Wisniewski and his colleagues worked to determine the optimal sample prep and extraction conditions that would allow for the identification of the maximum number of proteins via mass spec. The main contributing factor to their success, though, he said, was simply improvements in mass spec technology.

"I tried a very similar project five years ago, and it failed miserably," he said. "The LCM technology is a little bit better now, as well, but the key thing is the mass spec and the mass spec software that is available to deconvolute the results."

In the Scientific Reports paper, the researchers used a Thermo Fisher Scientific Q Exactive to look at microdissected neurons taken from FFPE samples of the temporal cortex of patients with Alzheimer's disease. In all, they were able to identify more than 400 proteins from these cells, 78 percent of which were known neuronal proteins, demonstrating the approach's ability to extract relatively uniform populations of cells.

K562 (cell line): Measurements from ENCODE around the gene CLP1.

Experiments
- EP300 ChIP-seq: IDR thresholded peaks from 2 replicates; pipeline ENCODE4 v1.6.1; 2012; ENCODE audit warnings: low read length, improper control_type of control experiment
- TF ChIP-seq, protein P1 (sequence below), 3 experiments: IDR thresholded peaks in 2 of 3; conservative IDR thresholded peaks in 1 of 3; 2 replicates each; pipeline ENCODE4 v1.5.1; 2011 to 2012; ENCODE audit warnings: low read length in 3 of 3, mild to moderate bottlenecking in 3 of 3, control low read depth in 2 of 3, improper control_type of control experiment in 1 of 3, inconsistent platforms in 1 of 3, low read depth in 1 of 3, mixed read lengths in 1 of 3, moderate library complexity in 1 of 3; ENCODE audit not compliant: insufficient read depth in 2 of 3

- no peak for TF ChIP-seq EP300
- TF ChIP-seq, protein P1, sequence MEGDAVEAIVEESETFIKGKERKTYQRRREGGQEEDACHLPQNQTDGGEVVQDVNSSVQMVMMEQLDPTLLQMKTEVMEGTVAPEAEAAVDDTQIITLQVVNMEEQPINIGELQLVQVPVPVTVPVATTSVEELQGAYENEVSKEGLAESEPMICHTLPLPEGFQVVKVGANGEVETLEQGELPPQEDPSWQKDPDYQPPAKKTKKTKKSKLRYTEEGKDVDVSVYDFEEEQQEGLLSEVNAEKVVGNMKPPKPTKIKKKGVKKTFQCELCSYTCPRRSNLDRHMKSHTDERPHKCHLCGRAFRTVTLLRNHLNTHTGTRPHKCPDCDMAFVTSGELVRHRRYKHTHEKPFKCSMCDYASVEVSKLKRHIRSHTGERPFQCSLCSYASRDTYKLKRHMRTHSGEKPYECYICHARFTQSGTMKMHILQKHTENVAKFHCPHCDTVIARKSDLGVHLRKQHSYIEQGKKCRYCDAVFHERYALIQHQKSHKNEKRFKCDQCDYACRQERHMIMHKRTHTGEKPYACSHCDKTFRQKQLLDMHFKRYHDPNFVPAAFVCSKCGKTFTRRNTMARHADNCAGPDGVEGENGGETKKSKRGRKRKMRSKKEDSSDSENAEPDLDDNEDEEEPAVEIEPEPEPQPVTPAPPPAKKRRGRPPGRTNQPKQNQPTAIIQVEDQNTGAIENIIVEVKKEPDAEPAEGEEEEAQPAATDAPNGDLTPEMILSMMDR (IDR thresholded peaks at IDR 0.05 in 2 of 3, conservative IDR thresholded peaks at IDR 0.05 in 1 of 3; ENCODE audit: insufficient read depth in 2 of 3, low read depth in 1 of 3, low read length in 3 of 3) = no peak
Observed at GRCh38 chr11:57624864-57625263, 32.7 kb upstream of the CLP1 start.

The success of the technique, Wisniewski said, opens up a variety of research possibilities, both in his field of neurodegenerative disease and other areas like cancer.

Currently, he is using the method to look at how the proteomic profiles of neurons, amyloid plaques, and microglia in patients with very rapidly progressing Alzheimer's disease compare to those in patients with more normally progressing Alzheimer's. Preliminary results from this work indicate that the neuronal proteins and amyloid plaques are different in the two types of disease, he said.